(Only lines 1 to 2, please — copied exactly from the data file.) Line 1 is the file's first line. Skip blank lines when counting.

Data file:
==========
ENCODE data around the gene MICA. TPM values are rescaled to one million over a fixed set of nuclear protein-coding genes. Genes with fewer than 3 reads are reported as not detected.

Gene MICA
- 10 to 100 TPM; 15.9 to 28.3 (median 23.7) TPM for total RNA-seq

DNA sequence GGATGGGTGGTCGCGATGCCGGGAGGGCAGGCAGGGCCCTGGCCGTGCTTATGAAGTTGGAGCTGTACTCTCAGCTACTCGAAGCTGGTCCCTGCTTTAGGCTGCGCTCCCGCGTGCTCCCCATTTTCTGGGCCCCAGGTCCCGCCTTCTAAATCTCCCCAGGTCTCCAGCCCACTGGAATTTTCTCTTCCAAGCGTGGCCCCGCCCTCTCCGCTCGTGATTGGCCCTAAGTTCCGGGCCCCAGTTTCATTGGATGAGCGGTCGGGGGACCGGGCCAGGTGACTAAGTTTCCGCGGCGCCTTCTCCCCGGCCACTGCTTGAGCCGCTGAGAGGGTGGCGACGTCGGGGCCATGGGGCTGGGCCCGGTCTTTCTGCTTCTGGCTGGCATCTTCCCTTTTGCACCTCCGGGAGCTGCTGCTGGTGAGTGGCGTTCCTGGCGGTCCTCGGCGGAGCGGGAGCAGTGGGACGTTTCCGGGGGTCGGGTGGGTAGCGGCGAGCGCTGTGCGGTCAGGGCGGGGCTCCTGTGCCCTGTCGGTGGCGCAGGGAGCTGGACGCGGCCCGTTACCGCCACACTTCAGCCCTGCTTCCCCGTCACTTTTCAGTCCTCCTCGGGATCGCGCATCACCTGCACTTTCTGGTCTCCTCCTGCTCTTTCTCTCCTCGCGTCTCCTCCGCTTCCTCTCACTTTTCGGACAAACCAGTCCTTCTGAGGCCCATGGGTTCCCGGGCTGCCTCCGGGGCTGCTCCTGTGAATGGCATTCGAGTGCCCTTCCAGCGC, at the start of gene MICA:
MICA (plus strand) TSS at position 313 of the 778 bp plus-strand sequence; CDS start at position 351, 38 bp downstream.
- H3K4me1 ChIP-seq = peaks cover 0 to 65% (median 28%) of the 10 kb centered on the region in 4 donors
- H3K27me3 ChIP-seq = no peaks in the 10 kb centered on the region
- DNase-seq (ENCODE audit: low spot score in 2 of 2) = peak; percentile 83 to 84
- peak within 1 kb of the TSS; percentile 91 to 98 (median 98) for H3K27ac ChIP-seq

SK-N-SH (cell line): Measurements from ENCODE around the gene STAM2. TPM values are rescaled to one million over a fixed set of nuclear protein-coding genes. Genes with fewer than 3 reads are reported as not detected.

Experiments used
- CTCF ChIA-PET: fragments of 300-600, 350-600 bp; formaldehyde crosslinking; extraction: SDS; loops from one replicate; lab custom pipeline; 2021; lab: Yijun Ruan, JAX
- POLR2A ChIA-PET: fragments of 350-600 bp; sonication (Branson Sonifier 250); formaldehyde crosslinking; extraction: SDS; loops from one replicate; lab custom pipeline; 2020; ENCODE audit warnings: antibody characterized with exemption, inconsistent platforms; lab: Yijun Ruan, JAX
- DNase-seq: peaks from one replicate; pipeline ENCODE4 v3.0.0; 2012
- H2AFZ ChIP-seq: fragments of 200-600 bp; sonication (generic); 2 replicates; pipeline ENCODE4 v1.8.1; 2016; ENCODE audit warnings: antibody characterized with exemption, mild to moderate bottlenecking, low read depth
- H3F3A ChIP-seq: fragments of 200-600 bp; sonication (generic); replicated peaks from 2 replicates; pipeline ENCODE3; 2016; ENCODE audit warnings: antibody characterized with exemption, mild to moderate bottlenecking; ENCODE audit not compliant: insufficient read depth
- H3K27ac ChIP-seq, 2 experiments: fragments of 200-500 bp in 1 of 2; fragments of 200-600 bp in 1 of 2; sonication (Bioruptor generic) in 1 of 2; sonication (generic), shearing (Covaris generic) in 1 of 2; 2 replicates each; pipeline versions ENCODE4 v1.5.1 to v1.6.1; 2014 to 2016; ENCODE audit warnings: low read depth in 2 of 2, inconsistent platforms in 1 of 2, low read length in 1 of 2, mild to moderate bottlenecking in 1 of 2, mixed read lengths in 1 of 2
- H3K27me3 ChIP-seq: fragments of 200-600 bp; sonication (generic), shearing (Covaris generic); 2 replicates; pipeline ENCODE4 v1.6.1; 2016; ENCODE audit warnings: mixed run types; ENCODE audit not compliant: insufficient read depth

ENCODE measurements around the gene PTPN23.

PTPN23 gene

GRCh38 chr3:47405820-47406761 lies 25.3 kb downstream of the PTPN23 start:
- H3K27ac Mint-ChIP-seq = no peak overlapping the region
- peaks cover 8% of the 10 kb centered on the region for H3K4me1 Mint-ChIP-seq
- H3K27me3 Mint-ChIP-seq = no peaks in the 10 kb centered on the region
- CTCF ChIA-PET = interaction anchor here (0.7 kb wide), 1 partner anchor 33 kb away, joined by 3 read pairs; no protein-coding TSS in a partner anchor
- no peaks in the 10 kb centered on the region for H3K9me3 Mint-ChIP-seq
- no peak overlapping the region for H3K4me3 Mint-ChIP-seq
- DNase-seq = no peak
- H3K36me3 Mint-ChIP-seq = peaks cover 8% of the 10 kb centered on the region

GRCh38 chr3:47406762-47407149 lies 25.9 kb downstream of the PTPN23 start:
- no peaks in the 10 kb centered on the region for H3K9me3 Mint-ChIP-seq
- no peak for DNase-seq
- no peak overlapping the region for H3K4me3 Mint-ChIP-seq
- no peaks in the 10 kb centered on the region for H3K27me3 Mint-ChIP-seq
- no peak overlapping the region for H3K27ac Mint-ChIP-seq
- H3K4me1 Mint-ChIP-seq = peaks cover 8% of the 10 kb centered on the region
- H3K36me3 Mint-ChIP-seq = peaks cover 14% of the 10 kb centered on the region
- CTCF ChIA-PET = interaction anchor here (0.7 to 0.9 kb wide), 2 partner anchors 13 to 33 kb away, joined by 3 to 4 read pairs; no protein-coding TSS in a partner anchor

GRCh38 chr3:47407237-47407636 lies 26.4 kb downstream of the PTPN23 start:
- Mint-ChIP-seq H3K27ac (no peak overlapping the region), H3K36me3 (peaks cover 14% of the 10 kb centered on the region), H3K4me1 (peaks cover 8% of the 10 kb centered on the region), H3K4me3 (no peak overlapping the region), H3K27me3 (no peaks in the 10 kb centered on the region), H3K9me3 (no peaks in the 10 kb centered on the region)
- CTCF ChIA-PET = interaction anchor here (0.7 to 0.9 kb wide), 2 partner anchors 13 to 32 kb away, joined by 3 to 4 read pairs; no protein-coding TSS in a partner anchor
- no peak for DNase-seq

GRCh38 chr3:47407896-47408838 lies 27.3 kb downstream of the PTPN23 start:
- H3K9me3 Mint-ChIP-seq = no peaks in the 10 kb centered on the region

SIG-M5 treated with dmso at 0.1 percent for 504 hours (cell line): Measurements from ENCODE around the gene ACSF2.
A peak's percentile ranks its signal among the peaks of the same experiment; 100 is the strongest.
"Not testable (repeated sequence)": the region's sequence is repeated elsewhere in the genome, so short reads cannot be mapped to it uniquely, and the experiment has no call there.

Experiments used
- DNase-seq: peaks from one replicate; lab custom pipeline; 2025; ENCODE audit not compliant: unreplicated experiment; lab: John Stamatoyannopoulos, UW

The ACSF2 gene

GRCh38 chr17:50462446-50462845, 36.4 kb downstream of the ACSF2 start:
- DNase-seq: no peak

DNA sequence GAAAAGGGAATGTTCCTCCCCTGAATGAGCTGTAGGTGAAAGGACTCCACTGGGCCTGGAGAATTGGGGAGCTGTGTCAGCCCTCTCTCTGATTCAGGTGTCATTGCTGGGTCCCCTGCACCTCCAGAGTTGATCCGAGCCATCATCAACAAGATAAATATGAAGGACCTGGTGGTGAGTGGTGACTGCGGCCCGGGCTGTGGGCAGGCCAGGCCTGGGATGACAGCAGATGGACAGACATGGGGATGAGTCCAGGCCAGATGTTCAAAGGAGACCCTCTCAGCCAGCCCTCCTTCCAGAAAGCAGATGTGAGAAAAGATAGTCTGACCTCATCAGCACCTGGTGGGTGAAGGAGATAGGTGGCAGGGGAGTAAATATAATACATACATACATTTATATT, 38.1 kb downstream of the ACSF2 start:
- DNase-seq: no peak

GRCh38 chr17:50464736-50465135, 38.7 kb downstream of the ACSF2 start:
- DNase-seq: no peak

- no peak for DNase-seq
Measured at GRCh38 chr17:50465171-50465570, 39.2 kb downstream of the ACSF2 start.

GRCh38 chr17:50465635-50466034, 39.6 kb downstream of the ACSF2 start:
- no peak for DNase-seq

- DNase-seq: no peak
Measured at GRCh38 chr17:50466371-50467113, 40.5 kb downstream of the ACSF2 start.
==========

ENCODE data around the gene MICA. TPM values are rescaled to one million over a fixed set of nuclear protein-coding genes. Genes with fewer than 3 reads are reported as not detected.

Gene MICA